MaiStoryBook objective: create *life-time* readers.
Did you know: The single most important activity for building knowledge for reading success is *reading aloud to children.* In fact, according to the U.S. Department of Education Commission on Reading, reading aloud is a practice that should be continued throughout ALL grades. That’s right — story time in high school just became a thing. *well actually, it should’ve already been a thing.* But I digress.
The brain’s first exposure to vocabulary and words: the ears. Yes, conversation with your child is beneficial *Warning: beware baby talk— no new vocabulary will spring from that* but reading aloud goes beyond conversation. (!Bonus fact – A good children’s book is 3x richer in vocabulary than conversation- woah! In fact, the average adult uses a common-word vocabulary of only about 10,000 words. Words found in more complicated ideas and print are left out. How to give children access to these *rare* words? Read Aloud Books ).
Back to the story time in High School idea. So why is it helpful to read aloud to children who can already read? Wouldn’t that discourage them from reading on their own? Well first, a child’s reading level and listening level are not the same. For example, children who may be reading on a first-grade level, can listen to and comprehend stories on a 4th grade level or higher. That’s right, your 5 year old may not be able to read Harry Potter, but that doesn’t mean they should miss out on the magic and mayhem. Clear your throat, grab a blanket and a bowl of popcorn, maybe some cocoa for that sweet and salty combo, and huddle together for a read aloud journey into the magical wizarding world with your little one.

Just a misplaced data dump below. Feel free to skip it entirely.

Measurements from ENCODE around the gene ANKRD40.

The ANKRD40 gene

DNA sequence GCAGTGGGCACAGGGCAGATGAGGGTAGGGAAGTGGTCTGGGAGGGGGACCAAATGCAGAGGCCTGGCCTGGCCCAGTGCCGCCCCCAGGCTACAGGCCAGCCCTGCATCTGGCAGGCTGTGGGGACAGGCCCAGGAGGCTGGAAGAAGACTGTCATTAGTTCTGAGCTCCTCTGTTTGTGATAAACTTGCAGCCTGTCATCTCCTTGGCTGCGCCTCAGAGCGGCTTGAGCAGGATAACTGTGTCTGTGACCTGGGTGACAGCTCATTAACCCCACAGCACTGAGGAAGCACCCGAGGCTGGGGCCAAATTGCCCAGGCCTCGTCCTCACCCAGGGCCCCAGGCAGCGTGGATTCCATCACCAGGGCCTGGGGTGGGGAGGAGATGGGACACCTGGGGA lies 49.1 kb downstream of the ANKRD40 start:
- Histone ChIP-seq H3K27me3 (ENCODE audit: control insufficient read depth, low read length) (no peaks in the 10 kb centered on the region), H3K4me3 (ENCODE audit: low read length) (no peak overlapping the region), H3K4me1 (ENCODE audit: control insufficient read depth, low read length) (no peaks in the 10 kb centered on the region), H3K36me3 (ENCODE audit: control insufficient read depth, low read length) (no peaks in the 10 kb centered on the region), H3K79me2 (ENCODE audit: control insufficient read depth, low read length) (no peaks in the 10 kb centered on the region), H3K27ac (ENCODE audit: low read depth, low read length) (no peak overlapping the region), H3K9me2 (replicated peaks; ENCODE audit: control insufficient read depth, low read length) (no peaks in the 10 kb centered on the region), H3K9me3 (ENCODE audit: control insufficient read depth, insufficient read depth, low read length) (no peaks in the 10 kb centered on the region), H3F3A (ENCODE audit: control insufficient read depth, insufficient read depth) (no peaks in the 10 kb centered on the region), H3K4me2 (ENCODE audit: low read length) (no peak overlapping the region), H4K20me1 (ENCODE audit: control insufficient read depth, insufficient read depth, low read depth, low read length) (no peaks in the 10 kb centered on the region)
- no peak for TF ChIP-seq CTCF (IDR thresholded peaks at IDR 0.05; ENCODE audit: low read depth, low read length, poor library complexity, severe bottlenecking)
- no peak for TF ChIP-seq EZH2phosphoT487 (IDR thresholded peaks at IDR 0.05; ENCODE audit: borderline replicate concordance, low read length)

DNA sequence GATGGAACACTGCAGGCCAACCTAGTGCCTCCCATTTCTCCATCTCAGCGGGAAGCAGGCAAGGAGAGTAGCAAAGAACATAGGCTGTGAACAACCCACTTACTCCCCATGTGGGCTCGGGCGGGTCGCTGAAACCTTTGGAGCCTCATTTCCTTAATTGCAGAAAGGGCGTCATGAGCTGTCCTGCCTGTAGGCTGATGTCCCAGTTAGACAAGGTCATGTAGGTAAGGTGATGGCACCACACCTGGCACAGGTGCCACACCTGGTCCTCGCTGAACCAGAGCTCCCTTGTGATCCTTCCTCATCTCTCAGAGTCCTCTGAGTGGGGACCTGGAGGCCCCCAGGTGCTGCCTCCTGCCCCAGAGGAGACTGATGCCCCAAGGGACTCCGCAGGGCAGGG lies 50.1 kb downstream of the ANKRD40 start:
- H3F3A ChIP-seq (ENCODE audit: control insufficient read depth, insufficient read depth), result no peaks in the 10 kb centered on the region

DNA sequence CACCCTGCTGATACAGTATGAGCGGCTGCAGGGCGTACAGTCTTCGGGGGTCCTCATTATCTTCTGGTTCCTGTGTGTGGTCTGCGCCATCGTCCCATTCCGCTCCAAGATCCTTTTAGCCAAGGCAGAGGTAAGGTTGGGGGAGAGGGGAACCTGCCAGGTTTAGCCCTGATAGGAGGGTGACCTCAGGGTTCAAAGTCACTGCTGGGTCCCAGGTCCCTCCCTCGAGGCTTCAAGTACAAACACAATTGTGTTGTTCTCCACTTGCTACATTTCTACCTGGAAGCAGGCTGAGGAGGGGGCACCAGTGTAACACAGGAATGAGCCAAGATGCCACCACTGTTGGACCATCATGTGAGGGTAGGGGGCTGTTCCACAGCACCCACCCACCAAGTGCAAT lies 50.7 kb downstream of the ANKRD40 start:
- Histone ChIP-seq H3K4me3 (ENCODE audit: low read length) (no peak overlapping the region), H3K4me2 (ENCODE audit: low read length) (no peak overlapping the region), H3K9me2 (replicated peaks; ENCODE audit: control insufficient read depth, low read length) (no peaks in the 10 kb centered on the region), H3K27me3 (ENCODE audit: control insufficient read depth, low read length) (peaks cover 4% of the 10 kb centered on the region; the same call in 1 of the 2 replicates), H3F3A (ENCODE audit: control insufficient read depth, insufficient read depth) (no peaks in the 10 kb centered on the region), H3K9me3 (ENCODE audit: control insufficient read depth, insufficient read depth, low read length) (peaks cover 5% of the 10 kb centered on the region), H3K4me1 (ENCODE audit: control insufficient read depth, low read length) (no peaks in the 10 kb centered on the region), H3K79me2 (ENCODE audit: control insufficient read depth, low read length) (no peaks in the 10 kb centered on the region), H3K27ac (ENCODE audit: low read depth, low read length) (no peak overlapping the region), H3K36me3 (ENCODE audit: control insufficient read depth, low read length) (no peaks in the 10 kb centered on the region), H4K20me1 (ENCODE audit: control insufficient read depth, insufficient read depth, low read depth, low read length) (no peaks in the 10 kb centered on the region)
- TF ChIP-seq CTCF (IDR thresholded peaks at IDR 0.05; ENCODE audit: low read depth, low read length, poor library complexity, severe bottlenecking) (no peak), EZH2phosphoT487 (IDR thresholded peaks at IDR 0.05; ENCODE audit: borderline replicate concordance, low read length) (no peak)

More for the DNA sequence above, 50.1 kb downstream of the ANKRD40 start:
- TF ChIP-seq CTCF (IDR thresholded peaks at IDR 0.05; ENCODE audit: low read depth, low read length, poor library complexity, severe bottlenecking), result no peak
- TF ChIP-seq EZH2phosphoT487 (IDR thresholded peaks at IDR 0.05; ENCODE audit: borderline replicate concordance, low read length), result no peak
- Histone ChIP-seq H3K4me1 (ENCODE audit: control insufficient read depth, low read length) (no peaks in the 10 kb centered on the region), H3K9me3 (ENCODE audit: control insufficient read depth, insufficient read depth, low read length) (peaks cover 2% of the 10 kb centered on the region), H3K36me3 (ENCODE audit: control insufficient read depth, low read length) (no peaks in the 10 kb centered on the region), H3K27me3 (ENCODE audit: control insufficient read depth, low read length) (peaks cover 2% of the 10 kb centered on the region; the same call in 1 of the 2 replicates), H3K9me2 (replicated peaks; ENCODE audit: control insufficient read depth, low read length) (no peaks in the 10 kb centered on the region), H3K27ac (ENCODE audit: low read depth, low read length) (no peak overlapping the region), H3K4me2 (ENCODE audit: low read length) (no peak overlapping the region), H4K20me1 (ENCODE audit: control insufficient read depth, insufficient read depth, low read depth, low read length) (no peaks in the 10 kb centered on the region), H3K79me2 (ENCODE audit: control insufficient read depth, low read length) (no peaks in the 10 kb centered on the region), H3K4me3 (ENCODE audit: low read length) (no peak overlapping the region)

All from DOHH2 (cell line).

Most importantly, in order to create life-time readers, we have to develop the *want-to* aspect of reading, not just the *how-to.* How reading aloud builds the want-to muscle:
- It conditions the child to associate reading with pleasure
- Creates background knowledge
- Build’s book vocabulary
- Provides a reading role model
An Early Childhood Longitudinal Study found that kindergarten children who had been read to at least 3x a week had significantly greater phonemic awareness (word and letter sound awareness~a necessary component to reading) than children who were read to less often, and were twice as likely to score in the top 25% in reading readiness. The most essential factor: a shared reading experience~~ meaning its not just enough to set your child up next to a story time tablet app. What makes reading aloud a successful reading development tool is the discussion with your child before and after the book, and the questions and conversation throughout the reading.
So how to do this effective shared reading? The MaiStoryBook Library collection offers video examples of guided, shared-reading read alouds, along with resources and activities to enrich you and your child’s reading experience. Check out the collection, featuring a new book every Friday. Welcome your child into the wonders and world of reading. Together, we can create a new generation of *life-time readers*
*This post sums up information that can be found in further depth in this article by Jim Release, author of the Read-Aloud Handbook*
*~Until next time, Happy reading~*